Adam Warren and Jose Quintana – A Review of Two Rookie Hurlers

June 30, 2012

I am prefacing this by saying I have seen Adam Warren pitch about a half dozen times, from Staten Island up through Scranton.

I have never seen him as bad as he was in his major league debut Friday night at Yankee Stadium. And I don’t mean bad by results oriented bad, but approach on the mound bad, stuff bad and command bad.

Warren can be a pretty decent major league pitcher, and it would be a mistake if the Yankees ended up giving Warren the Chase Wright treatment of permanent banishment to the minor leagues after one bad start to a major league career.

But that will likely happen. Look for David Phelps to get the missing CC start next week.

Warren did get the first two guys out in the first inning, but then walked the next two. Granted they were the biggest power hitters in the Chicago White Sox lineup, Adam Dunn and Paul Konerko, but attack the strike zone with two outs and no one on base! Solo HRs won’t kill you, but two-run shots will.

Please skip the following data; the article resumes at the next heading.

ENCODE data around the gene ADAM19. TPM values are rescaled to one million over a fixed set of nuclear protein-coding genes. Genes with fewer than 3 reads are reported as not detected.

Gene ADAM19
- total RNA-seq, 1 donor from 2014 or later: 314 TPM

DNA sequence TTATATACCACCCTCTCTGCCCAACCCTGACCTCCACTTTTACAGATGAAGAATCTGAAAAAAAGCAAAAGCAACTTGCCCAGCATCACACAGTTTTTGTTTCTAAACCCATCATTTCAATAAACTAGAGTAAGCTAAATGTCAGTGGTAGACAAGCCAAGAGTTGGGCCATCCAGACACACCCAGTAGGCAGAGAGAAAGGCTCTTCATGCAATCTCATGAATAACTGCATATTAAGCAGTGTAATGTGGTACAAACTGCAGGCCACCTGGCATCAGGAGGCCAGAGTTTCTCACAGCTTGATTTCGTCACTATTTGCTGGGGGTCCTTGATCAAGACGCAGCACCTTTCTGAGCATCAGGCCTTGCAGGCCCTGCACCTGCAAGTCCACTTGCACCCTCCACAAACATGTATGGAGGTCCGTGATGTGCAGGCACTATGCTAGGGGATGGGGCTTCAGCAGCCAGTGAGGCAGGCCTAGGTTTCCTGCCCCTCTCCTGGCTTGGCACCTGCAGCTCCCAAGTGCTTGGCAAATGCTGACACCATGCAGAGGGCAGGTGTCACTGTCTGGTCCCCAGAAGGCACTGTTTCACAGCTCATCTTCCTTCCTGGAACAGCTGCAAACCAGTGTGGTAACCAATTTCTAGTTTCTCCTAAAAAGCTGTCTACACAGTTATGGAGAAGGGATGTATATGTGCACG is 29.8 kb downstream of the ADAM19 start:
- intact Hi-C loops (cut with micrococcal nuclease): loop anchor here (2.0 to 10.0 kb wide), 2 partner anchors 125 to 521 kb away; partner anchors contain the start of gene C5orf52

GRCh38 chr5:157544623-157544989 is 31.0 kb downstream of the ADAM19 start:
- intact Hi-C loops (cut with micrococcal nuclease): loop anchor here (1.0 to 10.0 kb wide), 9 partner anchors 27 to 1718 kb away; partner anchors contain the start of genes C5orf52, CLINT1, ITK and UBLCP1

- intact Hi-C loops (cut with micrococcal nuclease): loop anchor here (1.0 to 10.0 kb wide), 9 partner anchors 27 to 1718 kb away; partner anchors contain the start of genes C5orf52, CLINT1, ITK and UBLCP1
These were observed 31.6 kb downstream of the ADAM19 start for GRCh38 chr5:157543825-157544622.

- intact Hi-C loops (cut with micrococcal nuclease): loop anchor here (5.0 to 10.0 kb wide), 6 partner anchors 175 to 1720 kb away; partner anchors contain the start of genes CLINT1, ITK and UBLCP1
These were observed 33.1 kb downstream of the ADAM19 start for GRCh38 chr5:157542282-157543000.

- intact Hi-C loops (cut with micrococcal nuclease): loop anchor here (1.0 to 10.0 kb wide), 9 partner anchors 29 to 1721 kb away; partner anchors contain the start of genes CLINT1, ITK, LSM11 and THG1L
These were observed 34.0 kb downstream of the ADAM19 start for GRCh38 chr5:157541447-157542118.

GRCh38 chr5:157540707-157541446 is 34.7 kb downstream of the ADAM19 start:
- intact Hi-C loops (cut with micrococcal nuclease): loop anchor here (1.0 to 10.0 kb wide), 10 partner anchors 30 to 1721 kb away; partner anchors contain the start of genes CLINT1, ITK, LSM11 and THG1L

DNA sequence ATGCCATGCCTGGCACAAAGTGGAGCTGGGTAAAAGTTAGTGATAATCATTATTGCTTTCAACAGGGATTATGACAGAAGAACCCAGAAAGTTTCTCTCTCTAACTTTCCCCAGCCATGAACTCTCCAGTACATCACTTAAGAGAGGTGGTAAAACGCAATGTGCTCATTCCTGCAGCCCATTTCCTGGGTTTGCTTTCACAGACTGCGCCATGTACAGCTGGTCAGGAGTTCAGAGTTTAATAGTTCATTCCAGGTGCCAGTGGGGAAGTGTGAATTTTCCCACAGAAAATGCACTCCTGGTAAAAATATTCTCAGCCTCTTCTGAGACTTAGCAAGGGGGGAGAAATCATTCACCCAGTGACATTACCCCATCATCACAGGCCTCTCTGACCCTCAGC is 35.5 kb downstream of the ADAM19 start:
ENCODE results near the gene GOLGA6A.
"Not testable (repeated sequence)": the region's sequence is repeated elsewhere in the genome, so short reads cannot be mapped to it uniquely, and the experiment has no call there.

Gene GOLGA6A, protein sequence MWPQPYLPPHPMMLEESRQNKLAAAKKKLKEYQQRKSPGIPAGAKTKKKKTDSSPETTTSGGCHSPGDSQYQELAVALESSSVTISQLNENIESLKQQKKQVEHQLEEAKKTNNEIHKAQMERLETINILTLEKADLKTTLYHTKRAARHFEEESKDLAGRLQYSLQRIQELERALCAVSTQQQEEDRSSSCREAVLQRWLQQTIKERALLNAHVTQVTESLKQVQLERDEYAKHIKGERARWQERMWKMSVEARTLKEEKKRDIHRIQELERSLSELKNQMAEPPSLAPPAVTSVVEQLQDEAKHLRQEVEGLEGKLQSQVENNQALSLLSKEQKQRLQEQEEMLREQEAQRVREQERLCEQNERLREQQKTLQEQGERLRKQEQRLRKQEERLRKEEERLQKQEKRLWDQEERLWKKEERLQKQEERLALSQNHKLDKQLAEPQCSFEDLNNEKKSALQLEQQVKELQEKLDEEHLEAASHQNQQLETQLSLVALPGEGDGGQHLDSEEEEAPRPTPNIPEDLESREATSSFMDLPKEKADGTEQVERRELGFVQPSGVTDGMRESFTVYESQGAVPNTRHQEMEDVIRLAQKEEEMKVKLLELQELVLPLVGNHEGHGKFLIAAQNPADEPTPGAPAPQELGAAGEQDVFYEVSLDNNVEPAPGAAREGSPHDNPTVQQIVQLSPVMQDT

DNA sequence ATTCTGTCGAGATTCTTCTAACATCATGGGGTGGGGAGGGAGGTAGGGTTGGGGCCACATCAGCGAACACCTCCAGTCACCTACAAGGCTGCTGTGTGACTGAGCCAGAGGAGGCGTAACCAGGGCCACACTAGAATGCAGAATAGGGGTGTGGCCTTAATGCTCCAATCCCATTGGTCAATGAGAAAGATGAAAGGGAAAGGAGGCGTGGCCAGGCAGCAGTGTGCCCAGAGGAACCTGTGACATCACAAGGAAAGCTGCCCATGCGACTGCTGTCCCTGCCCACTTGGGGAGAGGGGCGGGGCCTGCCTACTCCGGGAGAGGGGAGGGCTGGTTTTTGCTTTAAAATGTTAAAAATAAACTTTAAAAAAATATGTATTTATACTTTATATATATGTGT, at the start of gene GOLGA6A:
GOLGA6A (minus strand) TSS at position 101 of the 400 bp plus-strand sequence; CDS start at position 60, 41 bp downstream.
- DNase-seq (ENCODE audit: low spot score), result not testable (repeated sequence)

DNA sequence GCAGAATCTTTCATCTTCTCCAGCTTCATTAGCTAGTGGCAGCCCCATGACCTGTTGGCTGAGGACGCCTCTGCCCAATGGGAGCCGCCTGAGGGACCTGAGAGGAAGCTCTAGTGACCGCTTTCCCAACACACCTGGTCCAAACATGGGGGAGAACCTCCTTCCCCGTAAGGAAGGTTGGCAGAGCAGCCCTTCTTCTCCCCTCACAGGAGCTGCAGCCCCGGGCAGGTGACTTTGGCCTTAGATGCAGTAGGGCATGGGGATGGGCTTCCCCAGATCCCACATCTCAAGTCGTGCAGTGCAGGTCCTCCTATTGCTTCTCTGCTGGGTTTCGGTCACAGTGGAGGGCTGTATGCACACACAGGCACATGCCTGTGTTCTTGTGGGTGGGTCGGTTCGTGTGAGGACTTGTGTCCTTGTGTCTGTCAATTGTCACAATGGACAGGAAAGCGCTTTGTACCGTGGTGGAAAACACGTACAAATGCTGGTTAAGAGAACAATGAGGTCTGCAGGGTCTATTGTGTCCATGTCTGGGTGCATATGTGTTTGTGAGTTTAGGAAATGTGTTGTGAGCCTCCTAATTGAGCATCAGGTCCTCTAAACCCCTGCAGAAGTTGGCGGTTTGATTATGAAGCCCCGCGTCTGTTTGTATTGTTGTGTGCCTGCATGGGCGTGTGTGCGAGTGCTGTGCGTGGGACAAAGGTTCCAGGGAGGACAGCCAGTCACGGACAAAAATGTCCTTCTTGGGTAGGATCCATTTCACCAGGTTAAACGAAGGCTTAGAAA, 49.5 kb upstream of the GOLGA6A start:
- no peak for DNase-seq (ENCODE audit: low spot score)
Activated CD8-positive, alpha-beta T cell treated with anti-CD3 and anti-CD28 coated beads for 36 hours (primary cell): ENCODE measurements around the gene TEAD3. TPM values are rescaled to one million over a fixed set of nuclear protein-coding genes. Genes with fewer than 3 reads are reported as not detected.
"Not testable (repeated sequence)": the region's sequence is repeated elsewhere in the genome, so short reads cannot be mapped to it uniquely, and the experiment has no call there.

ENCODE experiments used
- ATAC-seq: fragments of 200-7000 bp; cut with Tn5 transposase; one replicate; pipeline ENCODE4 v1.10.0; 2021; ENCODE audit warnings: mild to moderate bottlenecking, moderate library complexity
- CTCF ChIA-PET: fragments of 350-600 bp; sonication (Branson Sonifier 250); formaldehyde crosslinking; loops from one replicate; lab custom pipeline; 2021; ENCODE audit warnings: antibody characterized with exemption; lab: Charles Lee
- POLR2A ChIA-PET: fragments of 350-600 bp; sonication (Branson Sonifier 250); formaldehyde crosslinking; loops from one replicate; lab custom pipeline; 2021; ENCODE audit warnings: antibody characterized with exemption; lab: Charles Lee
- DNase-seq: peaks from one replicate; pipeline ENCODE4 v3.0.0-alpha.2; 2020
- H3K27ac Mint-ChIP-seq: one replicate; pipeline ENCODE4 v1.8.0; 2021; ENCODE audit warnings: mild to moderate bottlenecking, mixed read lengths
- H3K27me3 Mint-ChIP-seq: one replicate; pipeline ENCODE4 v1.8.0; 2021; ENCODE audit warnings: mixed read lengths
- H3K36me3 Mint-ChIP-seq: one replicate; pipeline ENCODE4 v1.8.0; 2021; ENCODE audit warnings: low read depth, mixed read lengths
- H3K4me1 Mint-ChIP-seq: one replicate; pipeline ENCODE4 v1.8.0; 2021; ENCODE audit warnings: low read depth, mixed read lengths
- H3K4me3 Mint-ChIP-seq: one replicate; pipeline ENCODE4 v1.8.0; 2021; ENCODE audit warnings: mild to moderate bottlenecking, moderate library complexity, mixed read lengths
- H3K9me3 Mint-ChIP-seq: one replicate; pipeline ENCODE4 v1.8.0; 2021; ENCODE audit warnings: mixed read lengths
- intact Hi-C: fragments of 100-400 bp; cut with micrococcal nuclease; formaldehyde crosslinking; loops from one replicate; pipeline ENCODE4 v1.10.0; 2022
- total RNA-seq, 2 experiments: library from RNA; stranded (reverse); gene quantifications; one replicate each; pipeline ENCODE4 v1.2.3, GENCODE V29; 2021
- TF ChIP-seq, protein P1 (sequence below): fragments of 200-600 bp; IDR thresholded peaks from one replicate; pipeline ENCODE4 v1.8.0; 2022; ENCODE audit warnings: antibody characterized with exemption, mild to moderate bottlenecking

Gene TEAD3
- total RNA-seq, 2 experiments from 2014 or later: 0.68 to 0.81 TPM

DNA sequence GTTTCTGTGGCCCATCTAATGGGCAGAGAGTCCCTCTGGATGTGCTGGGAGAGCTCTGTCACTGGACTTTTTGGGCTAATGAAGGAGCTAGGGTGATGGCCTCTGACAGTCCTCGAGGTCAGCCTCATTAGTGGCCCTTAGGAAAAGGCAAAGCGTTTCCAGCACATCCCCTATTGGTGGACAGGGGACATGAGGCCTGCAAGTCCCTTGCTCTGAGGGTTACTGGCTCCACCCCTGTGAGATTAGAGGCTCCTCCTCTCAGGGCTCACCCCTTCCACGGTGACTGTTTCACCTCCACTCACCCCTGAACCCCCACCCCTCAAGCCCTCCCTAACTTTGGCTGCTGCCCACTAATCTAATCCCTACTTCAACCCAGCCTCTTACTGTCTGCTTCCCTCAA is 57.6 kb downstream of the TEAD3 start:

What I did notice was Warren has a pretty good change up last night, striking out the leadoff batter on a change up and throwing a 2-0 change to Dunn for a called strike after falling behind on two curve balls out of the zone. Memo to Warren and Chris Stewart: Adam Dunn takes a lot of pitches. He never faced you before and was likely going to take the first pitch you threw him no matter what.

With two outs and no one on, throw a 0-0 strike.